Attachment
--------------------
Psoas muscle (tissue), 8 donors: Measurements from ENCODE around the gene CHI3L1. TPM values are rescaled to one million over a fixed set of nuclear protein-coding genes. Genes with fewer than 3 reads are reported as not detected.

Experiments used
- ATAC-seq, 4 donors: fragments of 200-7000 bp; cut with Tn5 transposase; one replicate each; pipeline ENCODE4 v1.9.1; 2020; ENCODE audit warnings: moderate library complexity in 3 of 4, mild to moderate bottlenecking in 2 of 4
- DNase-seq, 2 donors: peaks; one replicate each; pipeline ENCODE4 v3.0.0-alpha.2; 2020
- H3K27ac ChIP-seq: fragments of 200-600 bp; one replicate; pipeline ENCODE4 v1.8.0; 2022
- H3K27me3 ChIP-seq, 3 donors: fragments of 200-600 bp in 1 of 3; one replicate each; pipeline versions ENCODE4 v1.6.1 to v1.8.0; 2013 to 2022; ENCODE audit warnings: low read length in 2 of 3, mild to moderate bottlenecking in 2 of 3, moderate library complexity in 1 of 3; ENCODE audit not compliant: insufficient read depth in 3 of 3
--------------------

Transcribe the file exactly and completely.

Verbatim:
Psoas muscle (tissue), 8 donors: Measurements from ENCODE around the gene CHI3L1. TPM values are rescaled to one million over a fixed set of nuclear protein-coding genes. Genes with fewer than 3 reads are reported as not detected.

Experiments used
- ATAC-seq, 4 donors: fragments of 200-7000 bp; cut with Tn5 transposase; one replicate each; pipeline ENCODE4 v1.9.1; 2020; ENCODE audit warnings: moderate library complexity in 3 of 4, mild to moderate bottlenecking in 2 of 4
- DNase-seq, 2 donors: peaks; one replicate each; pipeline ENCODE4 v3.0.0-alpha.2; 2020
- H3K27ac ChIP-seq: fragments of 200-600 bp; one replicate; pipeline ENCODE4 v1.8.0; 2022
- H3K27me3 ChIP-seq, 3 donors: fragments of 200-600 bp in 1 of 3; one replicate each; pipeline versions ENCODE4 v1.6.1 to v1.8.0; 2013 to 2022; ENCODE audit warnings: low read length in 2 of 3, mild to moderate bottlenecking in 2 of 3, moderate library complexity in 1 of 3; ENCODE audit not compliant: insufficient read depth in 3 of 3